The sites mentioned
below may be considered as fortresses; however, their
purpose seems to have been not so much to halt an
enemy invasion as to forestall it by signaling the approach of a hostile army, hampering its movements,
or slowing it down by harassment. In short, their role
was one of dissuasion. Occupation of the sites varies,
sometimes going back to the Mycenaean period, but in
most cases only to Hellenistic times. This occupation
gives an idea of the frontier between Attica and Boiotia
but no more than an idea since there was never any line
of demarcation in the modern sense of the term: the
notion of a frontier or plotted border was always foreign
to the Greeks, for whom a mountain or valley, very
rarely a stream or, most often, the limits of a city marked
An Attic deme N of Tatoi, on the Athens-Oropos road near the Chapel of Zoodochos Piyi, not
far W of the artificial Lake Marathon, on the hill called
Kotroni (125 x 40 m). Aphidna was one of the 12 townships of Kekrops. According to legend, Theseus hid
Helen there after carrying her off from Sparta; this provoked the Tyndarid War and the Dioskouroi's destruction of Aphidnai (Hdt. 9.73
; Plut. Thes
. 31-32). The city
was occupied by the Spartans in 412, with the result that
Athens suffered a serious wheat supply crisis (Thuc.
A limestone shelf in the region of Aphidnai,
near Kiourka (Haghios Meletios); ht. 841 m.
Thought to be situated on the road from
Eleusis to Thebes, on the N slope of Mt. Kithairon near
Kriekouki on the Pantanassa peak. Noted as early as
Kleomenes' Invasion in 507 B.C., it played an important
role in the Plataians' invasion (Hdt. 5.74
, 6.108). It was
in ruins in Pausanias' day (9.1.6; 2.1; cf. Strab. 9.2.12
A fort S of Mt. Parnes, situated N of
Menidi on the Boiotian border. The Alkmeonides took
refuge there in 513. The site is rarely mentioned in
Athenian history. The walls have been preserved to a
height of ca. 1.2 m.
A fortified site on the Thebes-Eleusis road, SE
of Gyphtokastro, linked with Myoupolis.
A fortified deme on the N slope of Mt.
Kithairon, considered to be Korynokastro. It is rarely
mentioned in the ancient texts. A gushing stream near
Haghios Meletios would seem to explain Statius, Theb.
12.619: viridesque Melaenae, linked to Panakton.
The port of Megara; linked to Megara from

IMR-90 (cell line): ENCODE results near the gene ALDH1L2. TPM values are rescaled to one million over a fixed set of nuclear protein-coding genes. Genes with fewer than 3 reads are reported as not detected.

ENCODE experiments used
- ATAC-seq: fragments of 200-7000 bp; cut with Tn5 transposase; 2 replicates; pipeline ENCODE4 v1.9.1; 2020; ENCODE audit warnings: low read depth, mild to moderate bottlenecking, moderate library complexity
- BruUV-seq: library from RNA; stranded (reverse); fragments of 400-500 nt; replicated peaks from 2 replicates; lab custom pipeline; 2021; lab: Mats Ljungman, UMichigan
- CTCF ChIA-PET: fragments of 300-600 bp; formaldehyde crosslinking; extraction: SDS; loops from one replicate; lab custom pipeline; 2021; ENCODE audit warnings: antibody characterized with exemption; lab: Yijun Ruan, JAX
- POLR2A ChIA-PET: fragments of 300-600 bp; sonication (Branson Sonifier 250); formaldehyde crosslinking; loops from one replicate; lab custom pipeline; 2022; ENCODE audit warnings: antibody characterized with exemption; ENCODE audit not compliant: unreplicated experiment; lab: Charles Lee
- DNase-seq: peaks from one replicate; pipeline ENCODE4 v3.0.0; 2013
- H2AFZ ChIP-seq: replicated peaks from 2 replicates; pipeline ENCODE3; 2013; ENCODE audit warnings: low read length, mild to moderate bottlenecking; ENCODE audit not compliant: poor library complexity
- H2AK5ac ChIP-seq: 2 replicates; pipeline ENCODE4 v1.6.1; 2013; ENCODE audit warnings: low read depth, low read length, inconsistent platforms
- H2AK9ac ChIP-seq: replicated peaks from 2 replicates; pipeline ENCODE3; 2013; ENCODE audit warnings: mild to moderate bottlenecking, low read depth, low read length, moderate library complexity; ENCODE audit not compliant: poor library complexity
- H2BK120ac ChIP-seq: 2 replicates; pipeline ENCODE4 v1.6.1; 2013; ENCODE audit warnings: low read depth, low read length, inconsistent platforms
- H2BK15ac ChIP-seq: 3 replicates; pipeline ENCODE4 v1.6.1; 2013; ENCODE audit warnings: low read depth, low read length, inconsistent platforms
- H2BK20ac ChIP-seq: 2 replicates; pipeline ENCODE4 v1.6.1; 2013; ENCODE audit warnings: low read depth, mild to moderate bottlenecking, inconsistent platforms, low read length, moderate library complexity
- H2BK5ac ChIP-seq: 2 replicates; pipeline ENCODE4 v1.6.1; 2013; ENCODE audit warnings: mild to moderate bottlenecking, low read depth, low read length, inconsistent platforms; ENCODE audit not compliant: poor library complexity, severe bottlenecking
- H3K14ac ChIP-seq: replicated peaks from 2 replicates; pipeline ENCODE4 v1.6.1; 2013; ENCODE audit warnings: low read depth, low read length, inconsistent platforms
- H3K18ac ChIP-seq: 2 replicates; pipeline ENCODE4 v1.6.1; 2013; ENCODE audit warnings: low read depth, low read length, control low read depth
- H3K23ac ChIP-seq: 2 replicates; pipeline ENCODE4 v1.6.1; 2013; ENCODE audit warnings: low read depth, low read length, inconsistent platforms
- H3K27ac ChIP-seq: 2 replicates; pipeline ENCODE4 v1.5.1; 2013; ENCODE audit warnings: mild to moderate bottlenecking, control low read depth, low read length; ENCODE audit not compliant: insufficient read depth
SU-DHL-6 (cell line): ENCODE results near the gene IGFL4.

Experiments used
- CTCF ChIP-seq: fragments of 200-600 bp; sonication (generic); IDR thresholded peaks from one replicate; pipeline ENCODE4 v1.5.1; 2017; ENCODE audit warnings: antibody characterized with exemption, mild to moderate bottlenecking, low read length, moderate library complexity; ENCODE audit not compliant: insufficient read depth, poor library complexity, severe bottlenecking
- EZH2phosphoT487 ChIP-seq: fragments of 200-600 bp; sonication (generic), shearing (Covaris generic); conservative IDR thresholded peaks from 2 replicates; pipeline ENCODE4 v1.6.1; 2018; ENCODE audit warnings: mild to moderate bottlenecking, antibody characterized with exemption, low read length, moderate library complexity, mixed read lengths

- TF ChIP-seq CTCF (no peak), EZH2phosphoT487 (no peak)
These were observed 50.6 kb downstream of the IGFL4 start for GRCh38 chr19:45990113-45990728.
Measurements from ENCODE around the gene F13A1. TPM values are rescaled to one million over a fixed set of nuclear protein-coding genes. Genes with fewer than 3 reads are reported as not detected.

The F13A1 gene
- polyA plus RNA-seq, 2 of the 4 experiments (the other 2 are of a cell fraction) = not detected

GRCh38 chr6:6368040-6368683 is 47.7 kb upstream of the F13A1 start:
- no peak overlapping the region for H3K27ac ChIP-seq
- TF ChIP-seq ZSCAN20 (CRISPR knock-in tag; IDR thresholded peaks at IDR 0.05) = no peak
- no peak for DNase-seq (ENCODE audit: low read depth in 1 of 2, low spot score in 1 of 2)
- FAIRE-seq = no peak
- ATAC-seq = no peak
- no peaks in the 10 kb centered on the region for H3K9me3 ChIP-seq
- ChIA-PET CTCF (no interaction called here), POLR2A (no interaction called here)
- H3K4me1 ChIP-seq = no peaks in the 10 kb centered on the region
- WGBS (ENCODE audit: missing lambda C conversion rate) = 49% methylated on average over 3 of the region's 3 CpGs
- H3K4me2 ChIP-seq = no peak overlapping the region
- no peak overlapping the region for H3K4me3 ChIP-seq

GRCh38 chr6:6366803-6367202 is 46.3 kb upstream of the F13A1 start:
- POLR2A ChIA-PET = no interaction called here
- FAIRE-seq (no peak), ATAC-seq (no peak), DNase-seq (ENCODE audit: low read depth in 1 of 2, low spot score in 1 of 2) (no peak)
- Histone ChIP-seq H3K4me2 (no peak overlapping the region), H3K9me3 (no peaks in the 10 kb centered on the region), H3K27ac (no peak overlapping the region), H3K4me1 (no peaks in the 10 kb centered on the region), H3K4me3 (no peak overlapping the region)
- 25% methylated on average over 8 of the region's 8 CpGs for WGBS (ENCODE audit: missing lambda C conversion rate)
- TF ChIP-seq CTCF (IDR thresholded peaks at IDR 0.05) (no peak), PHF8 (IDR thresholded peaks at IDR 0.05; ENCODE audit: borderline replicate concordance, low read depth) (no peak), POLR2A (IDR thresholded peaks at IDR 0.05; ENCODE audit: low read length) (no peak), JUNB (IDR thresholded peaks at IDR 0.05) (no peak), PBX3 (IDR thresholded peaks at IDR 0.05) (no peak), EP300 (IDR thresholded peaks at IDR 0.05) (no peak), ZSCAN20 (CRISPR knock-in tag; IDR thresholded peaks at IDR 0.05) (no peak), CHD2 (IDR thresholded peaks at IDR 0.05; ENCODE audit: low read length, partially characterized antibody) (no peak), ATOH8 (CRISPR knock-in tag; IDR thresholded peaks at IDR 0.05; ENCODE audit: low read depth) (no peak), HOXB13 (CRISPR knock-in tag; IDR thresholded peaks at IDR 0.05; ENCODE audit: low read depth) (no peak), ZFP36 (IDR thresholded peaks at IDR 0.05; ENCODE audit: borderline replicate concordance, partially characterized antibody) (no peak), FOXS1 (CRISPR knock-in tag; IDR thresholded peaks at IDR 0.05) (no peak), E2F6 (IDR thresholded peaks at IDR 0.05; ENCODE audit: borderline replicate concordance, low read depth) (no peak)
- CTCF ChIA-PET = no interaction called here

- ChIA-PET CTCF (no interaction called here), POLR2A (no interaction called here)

411 on by ramparts, and disputed between Athens and
A fortified port on the Gulf of Corinth near
Alepokhori on a hill overlooking the sea (ht. 15 m). A
rampart was erected by Athens in 460.
. Two forts dominating the
Thriasian Plain and the road from Eleusis to Oinoe.
1. On the hill N of what is known as the Sarantapotamos valley is a trace of ramparts 1.8 m high and 1.8 m
thick, built of roughly squared masonry. The site is also
2. A fortress near the one mentioned above, 21 x 36 m;
with a circular tower (2.9 m) and SW wall.
A fort on the N flank of Mt. Kithairon on
the frontier between Attica and Boiotia. It is usually
placed near Kavasala, which is easily recognized by its
mediaeval tower. The fort measures ca. 300 m around.
Inside are the remains of two towers joined by a wall
(6th c. ?). The fort dominates the Skourta plain, through
which runs the road from Athens to Thebes by way of
Phyle. Some scholars identify as Panakton the fortress
popularly known as Bleutheres (Gyphtokastro), which
should rather be placed at Kaza.
Two well-preserved towers guarding the road
from Marathon to Oropos.
L. Chandler, “The Northwest Frontier
of Attica,” JHS
46 (1926) 1-21; U. Kahrstedt, “Die
Landgrenzen Athens,” AthMitt
57 (1932) 8-28; A. Philippson & E. Kirsten, Die griechischen Landschaften
(1950) 971-1064; N.G.L. Hammond, “The main road
from Boeotia to the Peloponnese through the Northern
49 (1954) 103-22; J. R. McCredie, “Fortified Military Camps in Attica,” Hesperia
(1966); Y. Garlan, RA
(1967) 2, 291-96; id. in J. P.
Vernand, Problèmes de la guerre en Grèce
: Chandler, 16-17M
; W. Wrede, Attika
22-23; J. Pouilloux, La forteresse de Rhamnonte
I, 3, 784-85, 975; R. Hope Simpson, A Gazetteer
. . . of Mycenaean Sites
(1965) 109, no. 380; McCredie,
81-83 with bibl.; B. Meyer, Der kleine Pauly
: Chandler, 15M
I, 3. 873 n. 2; McCredie, 58-61MI
; Meyer, Der kleine Pauly
3 (1968) s.v.,
: W. Wrede, Attische Mauern
(1933) 24-25 &
no. 58; id., Attika
32; McCredie, 89-90. Melaina
: Chandler, 7-8M
; McCredie, 84, 91 n. 14. Nisaia: GL
I, 3, 944-48; Meyer, Kl. Pauly
s.v., complete bibl. Pagai
s.v., complete bibl. Paliochori & Plakoto
; McCredie, 74-75PI
; 2) Chandler, 14-15MI
I, 2, 530, 975; Kahrstedt, 828, placed Oinoe
here, probably wrongly; McCredie, 72-74M
for two opinions see Kahrstedt, 10ff & Hammond, 120-22M
; see also excavation reports in Praktika
62 (1938) 458; 63 (1939) 295; 64-65 (1940-41)
240, which report a temple of Dionysos, oriented E-W,
16.55 x 8.76 m, ca. 300 B.C. (and two basilicas). Varnava
: Chandler, 19M
; McCredie, 89-90.